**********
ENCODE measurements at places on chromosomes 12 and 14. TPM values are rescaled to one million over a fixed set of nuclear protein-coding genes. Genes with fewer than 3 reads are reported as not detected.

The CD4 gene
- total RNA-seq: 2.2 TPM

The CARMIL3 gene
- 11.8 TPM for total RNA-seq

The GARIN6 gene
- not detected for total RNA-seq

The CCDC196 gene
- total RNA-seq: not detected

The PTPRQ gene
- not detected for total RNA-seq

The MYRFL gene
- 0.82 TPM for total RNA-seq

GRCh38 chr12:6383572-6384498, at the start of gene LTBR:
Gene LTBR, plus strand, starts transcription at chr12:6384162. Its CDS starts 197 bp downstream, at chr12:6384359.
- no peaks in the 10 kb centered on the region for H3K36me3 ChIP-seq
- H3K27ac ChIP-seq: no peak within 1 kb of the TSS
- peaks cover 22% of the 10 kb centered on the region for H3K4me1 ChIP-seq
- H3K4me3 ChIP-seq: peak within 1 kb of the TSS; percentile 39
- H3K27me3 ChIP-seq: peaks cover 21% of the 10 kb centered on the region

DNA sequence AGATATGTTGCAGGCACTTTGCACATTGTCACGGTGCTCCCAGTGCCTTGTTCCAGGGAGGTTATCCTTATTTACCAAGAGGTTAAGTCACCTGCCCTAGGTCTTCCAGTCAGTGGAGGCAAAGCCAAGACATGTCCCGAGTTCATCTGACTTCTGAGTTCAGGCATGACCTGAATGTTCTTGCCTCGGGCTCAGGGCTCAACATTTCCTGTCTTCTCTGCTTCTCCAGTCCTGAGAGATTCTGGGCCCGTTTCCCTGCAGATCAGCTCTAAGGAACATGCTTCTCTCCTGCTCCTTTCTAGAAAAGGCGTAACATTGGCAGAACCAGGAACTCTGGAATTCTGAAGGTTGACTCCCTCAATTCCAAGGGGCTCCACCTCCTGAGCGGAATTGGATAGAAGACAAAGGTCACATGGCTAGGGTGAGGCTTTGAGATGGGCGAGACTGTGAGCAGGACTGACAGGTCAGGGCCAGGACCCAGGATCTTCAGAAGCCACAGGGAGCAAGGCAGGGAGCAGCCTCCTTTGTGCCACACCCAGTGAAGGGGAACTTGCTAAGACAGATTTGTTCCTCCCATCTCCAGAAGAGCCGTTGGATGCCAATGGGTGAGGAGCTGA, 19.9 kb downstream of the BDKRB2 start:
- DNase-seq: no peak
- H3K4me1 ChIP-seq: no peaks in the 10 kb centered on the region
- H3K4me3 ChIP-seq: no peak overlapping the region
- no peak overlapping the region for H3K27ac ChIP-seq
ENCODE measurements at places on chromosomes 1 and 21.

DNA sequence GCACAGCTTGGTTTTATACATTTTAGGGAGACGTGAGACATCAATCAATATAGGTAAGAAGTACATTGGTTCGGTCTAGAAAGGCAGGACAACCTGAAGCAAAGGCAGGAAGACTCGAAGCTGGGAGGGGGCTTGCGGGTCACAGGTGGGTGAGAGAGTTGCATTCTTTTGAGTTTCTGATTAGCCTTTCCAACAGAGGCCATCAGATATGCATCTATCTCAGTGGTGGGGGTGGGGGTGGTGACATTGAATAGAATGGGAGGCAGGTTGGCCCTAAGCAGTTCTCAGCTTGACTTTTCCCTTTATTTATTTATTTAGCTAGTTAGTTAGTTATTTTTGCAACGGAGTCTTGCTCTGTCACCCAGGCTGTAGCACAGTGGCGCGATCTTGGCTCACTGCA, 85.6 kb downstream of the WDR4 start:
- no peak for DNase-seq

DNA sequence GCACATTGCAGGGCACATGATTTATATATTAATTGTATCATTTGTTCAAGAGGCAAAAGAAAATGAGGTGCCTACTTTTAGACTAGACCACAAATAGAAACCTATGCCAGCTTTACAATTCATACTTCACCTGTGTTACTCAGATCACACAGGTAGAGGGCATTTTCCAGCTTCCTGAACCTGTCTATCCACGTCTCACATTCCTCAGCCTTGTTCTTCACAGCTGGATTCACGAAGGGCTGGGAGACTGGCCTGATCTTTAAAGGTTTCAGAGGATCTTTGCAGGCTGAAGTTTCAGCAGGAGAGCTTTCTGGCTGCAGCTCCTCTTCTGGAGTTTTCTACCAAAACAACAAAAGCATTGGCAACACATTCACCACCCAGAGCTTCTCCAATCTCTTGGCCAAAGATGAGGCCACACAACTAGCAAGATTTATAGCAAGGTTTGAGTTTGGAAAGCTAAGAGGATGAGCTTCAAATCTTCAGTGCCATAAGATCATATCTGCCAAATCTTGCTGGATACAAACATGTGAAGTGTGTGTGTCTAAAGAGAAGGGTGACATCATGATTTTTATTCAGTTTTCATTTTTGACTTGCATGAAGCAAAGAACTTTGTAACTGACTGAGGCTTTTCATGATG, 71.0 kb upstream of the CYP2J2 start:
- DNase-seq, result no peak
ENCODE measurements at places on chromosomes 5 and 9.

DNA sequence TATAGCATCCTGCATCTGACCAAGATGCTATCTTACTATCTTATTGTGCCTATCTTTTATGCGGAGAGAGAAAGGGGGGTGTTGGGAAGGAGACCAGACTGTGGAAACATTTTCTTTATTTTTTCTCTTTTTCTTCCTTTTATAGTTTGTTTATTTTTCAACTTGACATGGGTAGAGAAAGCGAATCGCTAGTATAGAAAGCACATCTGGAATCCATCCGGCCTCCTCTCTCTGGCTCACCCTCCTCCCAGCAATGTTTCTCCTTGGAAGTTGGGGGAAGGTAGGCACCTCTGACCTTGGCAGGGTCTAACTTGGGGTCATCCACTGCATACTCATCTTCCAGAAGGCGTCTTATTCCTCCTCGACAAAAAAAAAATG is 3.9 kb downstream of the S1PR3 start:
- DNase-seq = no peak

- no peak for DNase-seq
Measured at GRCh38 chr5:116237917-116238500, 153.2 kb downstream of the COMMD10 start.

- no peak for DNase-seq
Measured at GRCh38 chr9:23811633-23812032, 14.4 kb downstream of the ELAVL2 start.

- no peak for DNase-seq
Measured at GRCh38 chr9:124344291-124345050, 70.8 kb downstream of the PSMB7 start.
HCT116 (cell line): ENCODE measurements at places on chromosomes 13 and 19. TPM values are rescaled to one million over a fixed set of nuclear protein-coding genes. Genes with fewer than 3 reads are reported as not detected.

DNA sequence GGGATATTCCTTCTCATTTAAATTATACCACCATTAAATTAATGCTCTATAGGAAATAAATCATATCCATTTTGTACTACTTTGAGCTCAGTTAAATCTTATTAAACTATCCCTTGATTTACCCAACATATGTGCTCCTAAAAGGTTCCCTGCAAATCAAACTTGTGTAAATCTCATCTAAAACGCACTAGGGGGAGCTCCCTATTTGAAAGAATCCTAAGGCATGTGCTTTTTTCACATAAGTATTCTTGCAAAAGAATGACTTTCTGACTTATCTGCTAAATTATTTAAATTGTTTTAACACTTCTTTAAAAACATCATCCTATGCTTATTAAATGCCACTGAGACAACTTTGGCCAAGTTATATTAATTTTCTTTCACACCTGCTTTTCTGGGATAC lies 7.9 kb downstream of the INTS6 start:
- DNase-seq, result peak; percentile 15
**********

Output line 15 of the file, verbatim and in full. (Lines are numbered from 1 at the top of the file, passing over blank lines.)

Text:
Gene LTBR, plus strand, starts transcription at chr12:6384162. Its CDS starts 197 bp downstream, at chr12:6384359.